Semiconductor Manufacturing International Corp. (SMIC) has announced that its 28 nanometer (nm) process technology has been successfully adopted into mainstream smartphones. This marks a significant step in the commercial usage of 28nm core chips and a new era of advanced mobile phone chip manufacturing in China.
That puts SMIC in a good position to appeal to the Chinese government’s demand to increase domestic electronics content (Read: Why China Is Shopping for Silicon Valley Chip Companies). However, it also places a heavy burden on competing foundry United Microelectronics Corp. (UMC) to stave off SMIC as the third overall global foundry, according to IHS.
While SMIC is still several generations behind the likes of Taiwan Semiconductor Manufacturing Corp. (TSMC) and Globalfoundries that are both qualified for 20nm and 14nm production, the Chinese foundry is only slightly behind UMC, which has been in volume production of 28nm chips for six quarters.
“The key question is can [SMIC] surpass UMC in terms of 28nm revenue?” asks Len Jelinek, senior director of semiconductor manufacturing at IHS. “I believe with the pressure being placed by the Chinese government that within a year or so, SMIC may be able to significantly increase their revenue on 28nm and possibly surpass UMC’s revenue.”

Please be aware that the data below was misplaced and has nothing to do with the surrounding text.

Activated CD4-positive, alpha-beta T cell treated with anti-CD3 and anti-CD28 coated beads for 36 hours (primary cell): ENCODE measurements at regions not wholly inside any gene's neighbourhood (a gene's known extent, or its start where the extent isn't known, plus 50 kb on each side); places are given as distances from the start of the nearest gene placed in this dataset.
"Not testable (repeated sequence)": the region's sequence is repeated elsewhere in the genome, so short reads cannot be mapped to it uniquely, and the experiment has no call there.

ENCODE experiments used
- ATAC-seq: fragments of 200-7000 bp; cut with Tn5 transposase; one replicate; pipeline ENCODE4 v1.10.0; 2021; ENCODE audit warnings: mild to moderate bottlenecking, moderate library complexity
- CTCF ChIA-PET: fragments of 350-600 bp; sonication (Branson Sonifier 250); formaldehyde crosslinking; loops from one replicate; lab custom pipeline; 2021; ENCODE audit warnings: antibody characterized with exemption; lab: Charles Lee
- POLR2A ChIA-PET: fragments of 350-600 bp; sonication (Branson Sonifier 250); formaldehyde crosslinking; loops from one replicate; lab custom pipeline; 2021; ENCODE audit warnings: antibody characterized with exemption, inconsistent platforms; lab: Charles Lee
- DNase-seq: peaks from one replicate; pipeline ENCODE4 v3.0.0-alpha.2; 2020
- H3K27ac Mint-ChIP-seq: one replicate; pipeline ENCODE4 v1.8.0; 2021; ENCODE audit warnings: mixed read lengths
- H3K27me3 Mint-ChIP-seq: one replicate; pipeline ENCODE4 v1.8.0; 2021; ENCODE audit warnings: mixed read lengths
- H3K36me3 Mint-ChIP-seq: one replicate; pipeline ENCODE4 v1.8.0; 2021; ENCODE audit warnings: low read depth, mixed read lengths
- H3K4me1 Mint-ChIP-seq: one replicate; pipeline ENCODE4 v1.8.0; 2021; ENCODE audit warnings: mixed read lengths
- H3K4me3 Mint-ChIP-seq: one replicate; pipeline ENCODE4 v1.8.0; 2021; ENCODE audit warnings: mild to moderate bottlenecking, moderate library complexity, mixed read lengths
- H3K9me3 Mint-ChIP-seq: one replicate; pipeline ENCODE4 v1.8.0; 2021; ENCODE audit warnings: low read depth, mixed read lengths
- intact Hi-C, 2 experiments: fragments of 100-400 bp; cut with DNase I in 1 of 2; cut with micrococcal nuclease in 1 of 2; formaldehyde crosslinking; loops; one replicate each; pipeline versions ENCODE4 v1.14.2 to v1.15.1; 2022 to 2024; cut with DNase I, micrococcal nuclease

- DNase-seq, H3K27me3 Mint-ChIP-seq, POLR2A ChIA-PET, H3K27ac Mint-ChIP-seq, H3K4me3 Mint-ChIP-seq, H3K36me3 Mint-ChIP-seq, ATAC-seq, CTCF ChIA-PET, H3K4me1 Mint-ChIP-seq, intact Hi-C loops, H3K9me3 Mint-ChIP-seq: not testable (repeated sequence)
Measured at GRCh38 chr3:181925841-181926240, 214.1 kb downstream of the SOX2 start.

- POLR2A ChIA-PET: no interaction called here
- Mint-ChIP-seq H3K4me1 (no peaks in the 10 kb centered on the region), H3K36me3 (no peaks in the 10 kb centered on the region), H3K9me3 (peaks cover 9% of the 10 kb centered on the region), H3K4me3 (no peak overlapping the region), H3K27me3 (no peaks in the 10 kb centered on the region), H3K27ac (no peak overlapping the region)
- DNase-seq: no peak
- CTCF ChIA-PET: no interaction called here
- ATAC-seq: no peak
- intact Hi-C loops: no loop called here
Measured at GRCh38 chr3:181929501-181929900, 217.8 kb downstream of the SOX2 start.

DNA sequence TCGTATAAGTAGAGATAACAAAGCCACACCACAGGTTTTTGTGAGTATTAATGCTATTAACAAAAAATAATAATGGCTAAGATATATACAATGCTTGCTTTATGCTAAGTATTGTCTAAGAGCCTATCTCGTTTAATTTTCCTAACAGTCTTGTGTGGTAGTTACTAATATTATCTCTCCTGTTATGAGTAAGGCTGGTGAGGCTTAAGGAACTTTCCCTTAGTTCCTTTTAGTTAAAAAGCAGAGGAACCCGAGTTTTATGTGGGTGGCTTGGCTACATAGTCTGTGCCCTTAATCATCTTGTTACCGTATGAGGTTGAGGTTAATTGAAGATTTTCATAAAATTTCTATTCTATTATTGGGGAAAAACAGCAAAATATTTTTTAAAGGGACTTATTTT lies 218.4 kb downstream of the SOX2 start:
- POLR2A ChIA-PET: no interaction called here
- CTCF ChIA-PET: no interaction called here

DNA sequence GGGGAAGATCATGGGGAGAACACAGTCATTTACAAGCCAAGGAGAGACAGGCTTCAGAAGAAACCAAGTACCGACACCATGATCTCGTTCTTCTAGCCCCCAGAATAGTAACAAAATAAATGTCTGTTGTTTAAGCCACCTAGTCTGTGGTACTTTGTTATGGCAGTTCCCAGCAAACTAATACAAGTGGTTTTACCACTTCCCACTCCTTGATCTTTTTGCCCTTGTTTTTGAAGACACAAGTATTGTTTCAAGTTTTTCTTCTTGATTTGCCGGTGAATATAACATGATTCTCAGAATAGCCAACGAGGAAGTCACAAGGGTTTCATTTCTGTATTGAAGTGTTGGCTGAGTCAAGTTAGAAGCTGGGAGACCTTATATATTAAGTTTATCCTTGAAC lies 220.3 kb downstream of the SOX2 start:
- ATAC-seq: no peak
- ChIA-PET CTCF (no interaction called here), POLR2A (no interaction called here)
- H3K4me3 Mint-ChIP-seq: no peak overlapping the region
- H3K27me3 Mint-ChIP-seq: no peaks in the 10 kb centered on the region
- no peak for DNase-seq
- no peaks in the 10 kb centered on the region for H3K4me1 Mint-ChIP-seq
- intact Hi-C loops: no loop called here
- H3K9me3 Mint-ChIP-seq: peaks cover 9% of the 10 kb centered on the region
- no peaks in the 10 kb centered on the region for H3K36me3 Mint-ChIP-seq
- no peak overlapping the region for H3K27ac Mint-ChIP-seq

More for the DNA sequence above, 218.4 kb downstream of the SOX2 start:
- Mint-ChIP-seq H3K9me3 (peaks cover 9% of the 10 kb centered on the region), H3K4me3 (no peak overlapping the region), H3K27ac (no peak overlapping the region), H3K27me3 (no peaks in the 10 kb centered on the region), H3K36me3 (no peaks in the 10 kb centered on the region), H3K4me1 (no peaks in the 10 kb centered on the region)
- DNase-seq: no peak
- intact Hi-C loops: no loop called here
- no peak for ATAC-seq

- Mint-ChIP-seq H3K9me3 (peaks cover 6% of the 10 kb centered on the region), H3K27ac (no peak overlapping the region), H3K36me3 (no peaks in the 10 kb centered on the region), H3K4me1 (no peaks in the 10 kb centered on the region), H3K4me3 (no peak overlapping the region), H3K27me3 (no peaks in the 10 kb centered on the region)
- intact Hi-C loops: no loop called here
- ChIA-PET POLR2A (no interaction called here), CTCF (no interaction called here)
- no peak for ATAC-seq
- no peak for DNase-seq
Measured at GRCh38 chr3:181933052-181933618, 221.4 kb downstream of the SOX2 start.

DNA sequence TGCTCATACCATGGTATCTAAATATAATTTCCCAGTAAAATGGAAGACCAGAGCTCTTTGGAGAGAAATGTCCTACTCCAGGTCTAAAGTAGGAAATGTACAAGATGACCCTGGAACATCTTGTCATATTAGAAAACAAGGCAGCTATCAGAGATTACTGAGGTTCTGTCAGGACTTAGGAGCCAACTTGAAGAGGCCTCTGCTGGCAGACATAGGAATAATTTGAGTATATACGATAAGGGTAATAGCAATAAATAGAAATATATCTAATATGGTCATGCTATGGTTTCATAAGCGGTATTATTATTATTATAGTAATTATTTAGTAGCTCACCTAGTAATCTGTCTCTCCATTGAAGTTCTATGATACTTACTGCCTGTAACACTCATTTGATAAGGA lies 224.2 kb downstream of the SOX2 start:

Jelinek says the SMIC process technology is a big deal since the company had to develop the technology independently, as Taiwan is not allowed to transfer technology to mainland China. While SMIC is the only foundry currently at this manufacturing process node, it may not be for long as Shanghai Huali Microelectronics Corp. is also working to develop and qualify 28nm technology.
SMIC’s 28nm process technology is being used initially to manufacture Qualcomm’s Snapdragon 410 processors for use in smartphones. While SMIC claims this is a pivotal step toward advancing mobile phone chip manufacturing in China, Qualcomm could elect to use the chips globally as well. However, Jelinek believes this might not be the case.
“Given the strong desire of the Chinese government to have domestic suppliers, I would think that Qualcomm would preferentially provide these chips to domestic suppliers,” he says.
Dr. Tzu-yin Chiu, CEO and executive director at SMIC, says in a statement that for the first time China’s mainland manufacturers will be able to introduce mainstream smartphones that are the result of the close collaboration between a Chinese foundry and smartphone chip maker built domestically.
Chiu says SMIC will work on developing more advanced processing technologies in the future in order to meet the demand from the domestic mainland. In fact, Qualcomm and SMIC have already formed an agreement—along with research institute IMEC and wireless technology giant Huawei—to develop a 14nm process (Read: SMIC, Qualcomm, IMEC in 14nm Process Development Deal).
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